Special courts are not the right setting to decide medical liability

LETTER — Posted Jan. 2, 2006

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Regarding "Thinking outside the jury box: Another tort reform answer" (Article, Nov. 14): We disagree with the medical court.

  • Doctors do well with juries. What mechanism will top the present 75% "not guilty" verdict rate?
  • Having worked in places similar, we cannot have a Harvard Medical School set clinical standards. They do a job almost unrelated to clinical care.
  • The medical court reminds of the 1902 to 1921 state workmen's compensation laws. Litigation was eliminated in favor of bureaucratic decision-making functionaries. Total payouts for industrial injuries exploded compared with those of prior litigation, and went to the less severely injured, with workers gaming the system.
  • Doctors are already privileged as defendants compared with other categories. We set our standards of care, and are unusually favored by the public and juries. The tort system is unjust to the entire segment of productive America. Doctors should join forces with all victims of meritless litigation, and not jettison them. Indeed, the current tort system should be expanded to lawyers and judges. The latter have conveniently dealt themselves unique immunities because we allowed them.
  • Being at the mercy of the proposed single, court-appointed, professional expert witness is out of the question for the clinician.
  • A judge who is expert in health care is likely to be a stickler for records, procedures, guidelines, doing things by the book; i.e. a catastrophe.

Innovative, creative problem-solving by doctors in the trenches will be severely discouraged by the outdated notions of the judge.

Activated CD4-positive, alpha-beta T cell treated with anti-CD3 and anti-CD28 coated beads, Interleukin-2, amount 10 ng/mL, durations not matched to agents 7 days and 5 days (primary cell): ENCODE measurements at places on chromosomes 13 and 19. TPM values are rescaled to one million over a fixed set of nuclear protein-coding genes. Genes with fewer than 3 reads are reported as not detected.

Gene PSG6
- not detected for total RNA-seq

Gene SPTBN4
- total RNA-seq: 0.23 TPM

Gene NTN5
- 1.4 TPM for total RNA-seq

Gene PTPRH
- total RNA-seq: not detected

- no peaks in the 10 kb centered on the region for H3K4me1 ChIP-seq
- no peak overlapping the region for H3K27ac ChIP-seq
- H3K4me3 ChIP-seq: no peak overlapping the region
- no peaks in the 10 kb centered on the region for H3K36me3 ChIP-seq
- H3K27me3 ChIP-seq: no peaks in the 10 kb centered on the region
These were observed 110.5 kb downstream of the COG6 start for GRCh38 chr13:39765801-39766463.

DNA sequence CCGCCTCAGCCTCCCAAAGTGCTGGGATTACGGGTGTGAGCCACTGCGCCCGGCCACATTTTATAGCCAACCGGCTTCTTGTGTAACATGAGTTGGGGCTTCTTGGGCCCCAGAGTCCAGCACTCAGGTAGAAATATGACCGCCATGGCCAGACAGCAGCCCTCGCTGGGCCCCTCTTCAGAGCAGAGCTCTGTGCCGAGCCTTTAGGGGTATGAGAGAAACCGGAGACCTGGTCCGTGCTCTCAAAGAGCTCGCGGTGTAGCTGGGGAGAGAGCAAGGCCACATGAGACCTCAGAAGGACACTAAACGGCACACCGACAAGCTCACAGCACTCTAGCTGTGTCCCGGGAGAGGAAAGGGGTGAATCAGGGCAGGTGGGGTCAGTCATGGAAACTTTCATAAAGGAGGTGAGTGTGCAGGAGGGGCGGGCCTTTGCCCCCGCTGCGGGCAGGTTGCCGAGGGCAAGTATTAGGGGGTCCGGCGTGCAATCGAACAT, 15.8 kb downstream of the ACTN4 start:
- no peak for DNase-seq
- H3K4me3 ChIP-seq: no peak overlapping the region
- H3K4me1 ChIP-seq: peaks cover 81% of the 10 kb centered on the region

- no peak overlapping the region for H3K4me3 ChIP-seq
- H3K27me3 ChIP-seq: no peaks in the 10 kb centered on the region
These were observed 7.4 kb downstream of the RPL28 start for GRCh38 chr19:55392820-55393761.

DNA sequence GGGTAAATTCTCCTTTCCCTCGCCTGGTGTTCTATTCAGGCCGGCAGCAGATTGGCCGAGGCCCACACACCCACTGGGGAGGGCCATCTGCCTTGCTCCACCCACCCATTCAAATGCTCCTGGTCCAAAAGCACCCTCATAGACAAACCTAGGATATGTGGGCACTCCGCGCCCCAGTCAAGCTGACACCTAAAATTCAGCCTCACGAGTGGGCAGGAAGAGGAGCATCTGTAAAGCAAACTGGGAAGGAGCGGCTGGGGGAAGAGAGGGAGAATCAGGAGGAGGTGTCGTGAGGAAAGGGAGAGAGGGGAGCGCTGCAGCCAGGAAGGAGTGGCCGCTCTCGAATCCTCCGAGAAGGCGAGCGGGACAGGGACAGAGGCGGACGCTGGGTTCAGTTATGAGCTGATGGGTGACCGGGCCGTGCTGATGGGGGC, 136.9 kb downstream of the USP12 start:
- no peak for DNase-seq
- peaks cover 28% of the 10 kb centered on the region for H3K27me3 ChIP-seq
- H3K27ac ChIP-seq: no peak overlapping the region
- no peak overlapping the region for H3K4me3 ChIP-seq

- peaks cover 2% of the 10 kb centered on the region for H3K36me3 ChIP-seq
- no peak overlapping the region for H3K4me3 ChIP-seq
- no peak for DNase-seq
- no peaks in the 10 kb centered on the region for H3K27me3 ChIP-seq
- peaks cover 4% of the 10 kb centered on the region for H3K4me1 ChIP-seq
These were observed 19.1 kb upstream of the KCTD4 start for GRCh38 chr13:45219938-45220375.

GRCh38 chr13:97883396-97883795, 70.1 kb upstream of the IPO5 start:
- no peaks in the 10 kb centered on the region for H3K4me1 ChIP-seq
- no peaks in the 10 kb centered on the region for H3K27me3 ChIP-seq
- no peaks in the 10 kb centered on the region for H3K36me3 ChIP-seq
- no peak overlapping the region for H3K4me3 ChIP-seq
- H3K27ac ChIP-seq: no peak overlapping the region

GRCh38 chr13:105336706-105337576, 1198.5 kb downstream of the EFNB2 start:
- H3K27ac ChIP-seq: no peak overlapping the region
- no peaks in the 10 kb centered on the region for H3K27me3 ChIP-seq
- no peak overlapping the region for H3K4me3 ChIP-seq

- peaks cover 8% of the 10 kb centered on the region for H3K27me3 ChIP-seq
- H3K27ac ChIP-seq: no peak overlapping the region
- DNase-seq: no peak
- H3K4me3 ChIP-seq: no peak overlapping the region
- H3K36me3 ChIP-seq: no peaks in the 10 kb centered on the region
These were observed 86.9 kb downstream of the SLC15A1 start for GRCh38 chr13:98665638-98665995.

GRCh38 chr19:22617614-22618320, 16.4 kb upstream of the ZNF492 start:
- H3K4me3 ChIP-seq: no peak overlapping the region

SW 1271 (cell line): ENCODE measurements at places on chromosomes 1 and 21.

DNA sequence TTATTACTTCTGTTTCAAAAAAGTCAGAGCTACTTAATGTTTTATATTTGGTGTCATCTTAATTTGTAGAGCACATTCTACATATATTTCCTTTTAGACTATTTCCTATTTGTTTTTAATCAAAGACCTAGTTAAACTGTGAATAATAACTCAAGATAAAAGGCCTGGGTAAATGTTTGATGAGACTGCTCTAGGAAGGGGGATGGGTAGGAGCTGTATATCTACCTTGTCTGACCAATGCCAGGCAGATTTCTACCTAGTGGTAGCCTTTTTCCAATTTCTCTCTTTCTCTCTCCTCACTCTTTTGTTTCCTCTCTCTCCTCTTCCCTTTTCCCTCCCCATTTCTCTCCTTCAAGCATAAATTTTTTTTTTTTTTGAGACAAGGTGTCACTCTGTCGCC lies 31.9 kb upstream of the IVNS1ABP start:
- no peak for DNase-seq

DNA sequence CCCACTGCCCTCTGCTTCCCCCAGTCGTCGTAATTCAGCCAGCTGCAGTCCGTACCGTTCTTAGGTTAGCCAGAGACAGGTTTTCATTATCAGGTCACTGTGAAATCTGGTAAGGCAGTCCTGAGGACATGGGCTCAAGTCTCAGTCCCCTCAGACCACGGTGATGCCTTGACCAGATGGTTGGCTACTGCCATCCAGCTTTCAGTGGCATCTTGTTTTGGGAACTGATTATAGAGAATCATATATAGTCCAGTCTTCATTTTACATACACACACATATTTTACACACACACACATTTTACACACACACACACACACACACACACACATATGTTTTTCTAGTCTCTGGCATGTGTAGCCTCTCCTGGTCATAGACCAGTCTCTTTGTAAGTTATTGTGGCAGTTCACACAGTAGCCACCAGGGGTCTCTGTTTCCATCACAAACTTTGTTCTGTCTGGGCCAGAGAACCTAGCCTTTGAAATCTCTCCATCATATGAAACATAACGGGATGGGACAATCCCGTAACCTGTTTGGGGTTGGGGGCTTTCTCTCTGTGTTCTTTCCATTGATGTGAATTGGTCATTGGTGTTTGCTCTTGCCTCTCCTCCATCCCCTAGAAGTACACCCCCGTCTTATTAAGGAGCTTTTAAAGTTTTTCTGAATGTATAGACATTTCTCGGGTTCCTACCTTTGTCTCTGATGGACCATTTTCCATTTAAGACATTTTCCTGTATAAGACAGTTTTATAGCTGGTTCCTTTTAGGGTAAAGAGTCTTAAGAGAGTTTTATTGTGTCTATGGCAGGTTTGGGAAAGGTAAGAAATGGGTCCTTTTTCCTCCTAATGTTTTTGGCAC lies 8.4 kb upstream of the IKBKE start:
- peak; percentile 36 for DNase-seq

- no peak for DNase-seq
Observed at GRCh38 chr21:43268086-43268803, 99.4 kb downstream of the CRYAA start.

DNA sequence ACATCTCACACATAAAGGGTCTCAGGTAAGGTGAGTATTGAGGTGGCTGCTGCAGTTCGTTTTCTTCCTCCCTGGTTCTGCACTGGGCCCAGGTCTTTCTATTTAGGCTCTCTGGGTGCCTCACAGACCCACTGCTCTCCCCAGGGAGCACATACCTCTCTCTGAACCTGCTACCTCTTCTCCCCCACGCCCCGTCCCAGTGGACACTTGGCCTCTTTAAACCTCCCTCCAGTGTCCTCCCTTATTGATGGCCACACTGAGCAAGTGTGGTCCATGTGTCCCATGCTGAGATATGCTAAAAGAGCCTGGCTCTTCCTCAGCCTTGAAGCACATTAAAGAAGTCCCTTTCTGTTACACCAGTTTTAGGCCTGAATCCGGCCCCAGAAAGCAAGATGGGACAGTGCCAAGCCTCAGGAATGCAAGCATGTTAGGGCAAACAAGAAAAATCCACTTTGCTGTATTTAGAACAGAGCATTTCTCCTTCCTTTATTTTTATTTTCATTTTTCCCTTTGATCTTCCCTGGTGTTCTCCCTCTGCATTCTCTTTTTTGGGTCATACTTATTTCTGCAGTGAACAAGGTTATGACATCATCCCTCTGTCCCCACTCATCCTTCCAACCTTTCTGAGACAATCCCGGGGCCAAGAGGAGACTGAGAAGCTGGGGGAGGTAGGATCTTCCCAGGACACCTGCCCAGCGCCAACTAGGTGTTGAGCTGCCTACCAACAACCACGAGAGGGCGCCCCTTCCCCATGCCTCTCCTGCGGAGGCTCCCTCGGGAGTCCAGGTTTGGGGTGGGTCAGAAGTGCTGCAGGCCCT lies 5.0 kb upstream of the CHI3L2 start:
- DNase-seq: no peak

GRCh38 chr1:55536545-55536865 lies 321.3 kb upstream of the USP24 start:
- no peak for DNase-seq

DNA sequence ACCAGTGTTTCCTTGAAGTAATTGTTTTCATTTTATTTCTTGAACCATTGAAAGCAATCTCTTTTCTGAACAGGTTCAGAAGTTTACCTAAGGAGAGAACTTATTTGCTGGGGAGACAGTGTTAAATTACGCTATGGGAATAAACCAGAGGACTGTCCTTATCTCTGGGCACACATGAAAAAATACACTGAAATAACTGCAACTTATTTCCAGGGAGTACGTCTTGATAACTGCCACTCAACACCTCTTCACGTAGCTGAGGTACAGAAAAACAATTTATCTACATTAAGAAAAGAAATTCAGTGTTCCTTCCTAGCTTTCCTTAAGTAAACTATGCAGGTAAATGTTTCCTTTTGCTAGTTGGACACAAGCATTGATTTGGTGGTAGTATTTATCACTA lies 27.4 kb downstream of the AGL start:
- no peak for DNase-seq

He will assume one can give exceptional care and follow dubious guidelines, keep perfect, voluminous documentation, as if a recipe.

Such massive human experimentation as a medical court requires careful pilot testing in small jurisdictions, with thorough reports.

An alternative simple change in the Rules of Civil Procedure will work better to eradicate meritless suits. If two medical experts disagree in good faith (without lying) about the care rendered, a medical controversy exists per se. Such a controversy can only be settled medically, with additional scientific research and data. At times, this merely means two standards of care exist. The back and forth rhetoric in court to sell a side of the story to the jury violates the fair hearing portion of the procedural due process rights of the defendant.

Only cases that are within the knowledge of the jury should survive a pretrial motion to dismiss. An example within jury knowledge would be amputating the healthy leg, leaving the gangrenous one.

David Behar, MD, Bethlehem, Pa.

James L. Schaller, MD, Tampa, Fla.

Note: This item originally appeared at http://www.ama-assn.org/amednews/2006/01/02/edlt0102.htm.

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